The strawberries are here! Hurray!
I know... technically I could get strawberries anytime I want, but I can't be bothered with the softball-sized mega strawberries they import from Mexico for most of the year. Sure, they may look gorgeous and smell gorgeous, but they taste like... water. Bletch.
That's why I got positively giddy when the Twitterverse started buzzing about this year's crop of Ontario strawberries. These, my friends, are strawberries worthy of adoration - tiny little ruby-red morsels, with an intense strawberry flavour and just the right balance of tartness and sweetness. Complete and utter perfection.
For the past week and a half, I've been in strawberry heaven. I've been eating them by the handful, mixing them into yogurt, baking them in tarts, scattering them on salads, and macerating them with liqueur.
To try to stretch out this year's strawberry season by just a few more months, I decided to make some strawberry jam. Not just any ol' jam, either... this is a blend of strawberries accented with tart lemons and aromatic lemon thyme, inspired by a recipe originally posted on Yummy Supper.
I can't even begin to tell you how amazing this jam is, so you'll just have to try it out for yourself... with proper local strawberries, of course.
A note on timing: you'll notice this jam requires two long stretches in the fridge to allow for flavours to mellow and pectin to develop, which means it's prepared over the course of two days (well... one and a half, really, but who's counting?). I find the easiest way to deal with this is to start the jam in the evening of the first day, then simmer it briefly first thing the following morning, and then finish up the jam when I get home in the afternoon... it fits perfectly into my work schedule, and it lets me feel like I'm doing something productive with my weeknights.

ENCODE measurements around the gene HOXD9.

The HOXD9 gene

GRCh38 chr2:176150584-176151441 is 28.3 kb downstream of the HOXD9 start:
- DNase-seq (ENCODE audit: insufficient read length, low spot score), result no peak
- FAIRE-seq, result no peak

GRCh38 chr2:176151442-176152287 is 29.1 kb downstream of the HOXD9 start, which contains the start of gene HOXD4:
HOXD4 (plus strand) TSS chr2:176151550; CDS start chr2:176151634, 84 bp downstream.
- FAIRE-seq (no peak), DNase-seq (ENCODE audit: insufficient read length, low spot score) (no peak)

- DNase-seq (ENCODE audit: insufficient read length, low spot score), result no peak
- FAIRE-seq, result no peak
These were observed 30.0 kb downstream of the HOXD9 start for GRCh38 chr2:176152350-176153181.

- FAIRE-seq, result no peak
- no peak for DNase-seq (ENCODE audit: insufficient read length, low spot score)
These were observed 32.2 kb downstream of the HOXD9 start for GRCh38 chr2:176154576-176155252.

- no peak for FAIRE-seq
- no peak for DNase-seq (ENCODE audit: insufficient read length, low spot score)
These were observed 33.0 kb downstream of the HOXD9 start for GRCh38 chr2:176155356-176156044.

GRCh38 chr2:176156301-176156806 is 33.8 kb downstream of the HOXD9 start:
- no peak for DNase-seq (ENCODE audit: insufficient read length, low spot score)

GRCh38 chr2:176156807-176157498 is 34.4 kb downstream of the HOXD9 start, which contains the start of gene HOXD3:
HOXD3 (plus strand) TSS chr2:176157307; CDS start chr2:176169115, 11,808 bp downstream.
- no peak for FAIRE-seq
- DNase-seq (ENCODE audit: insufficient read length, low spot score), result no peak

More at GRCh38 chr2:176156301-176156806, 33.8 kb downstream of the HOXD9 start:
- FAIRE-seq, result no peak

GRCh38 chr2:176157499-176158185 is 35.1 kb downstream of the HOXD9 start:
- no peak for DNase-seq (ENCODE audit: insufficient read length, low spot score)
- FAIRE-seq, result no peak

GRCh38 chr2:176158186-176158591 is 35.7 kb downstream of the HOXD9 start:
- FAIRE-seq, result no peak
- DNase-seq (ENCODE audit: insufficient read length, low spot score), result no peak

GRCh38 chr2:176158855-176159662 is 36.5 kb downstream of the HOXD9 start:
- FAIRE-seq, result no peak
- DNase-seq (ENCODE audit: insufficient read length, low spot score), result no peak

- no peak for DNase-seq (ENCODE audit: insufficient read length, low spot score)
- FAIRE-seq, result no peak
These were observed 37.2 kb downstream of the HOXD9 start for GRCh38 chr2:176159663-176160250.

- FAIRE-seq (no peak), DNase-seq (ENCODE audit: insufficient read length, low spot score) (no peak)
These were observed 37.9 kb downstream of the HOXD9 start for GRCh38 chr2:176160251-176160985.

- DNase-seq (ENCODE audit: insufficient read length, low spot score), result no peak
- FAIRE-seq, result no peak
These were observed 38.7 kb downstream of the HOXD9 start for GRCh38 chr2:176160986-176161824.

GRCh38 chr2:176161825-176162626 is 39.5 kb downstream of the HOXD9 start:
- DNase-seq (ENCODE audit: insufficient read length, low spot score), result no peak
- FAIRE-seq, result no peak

Strawberry and Lemon Thyme Preserves
Inspired by Yummy Supper
1 basket strawberries, washed and hulled (~3 cups)
3 tbsp fresh lemon juice
2-3 sprigs fresh lemon thyme
2 ½ cups sugar
Cut the lemon in to paper-thin slices (a mandolin is best for this, but a very sharp knife and a steady hand will do just as well). Remove and discard any pits.
Bring a small pot of water to a boil over high heat. Add the lemon slices, and blanch for 5 minutes - this will remove the bitterness, and will also help soften them up. Drain and set aside.
Once the lemon slices are cooled to room temperature, combine them with the remaining ingredients in a large bowl. Cover the mixture and refrigerate for about 10 hours or overnight to let the flavours meld.
Scrape the mixture into a preserving pan (if you don't have a preserving pan, a wide heavy-bottomed stainless steel saucepan will do just as well) and bring to a simmer. Cook, stirring constantly, until the sugar dissolves, about 3-5 minutes. Return the mixture to its bowl, cover, and place in the refrigerator to macerate for another 8-10 hours.
Strain the solids out of the mixture and set aside. Pour the syrup into the preserving pan, and bring to a boil over high heat. Continue cooking on high heat for about 15 minutes or until thickened, skimming off foam and stirring occasionally as you go. Test the jam's set using the cold plate test (or, if you've got a handy-dandy thermometer, cook to 220F) - if it's too runny, continue cooking for another 5 minutes and test again, repeating this process until you're satisfied with the set.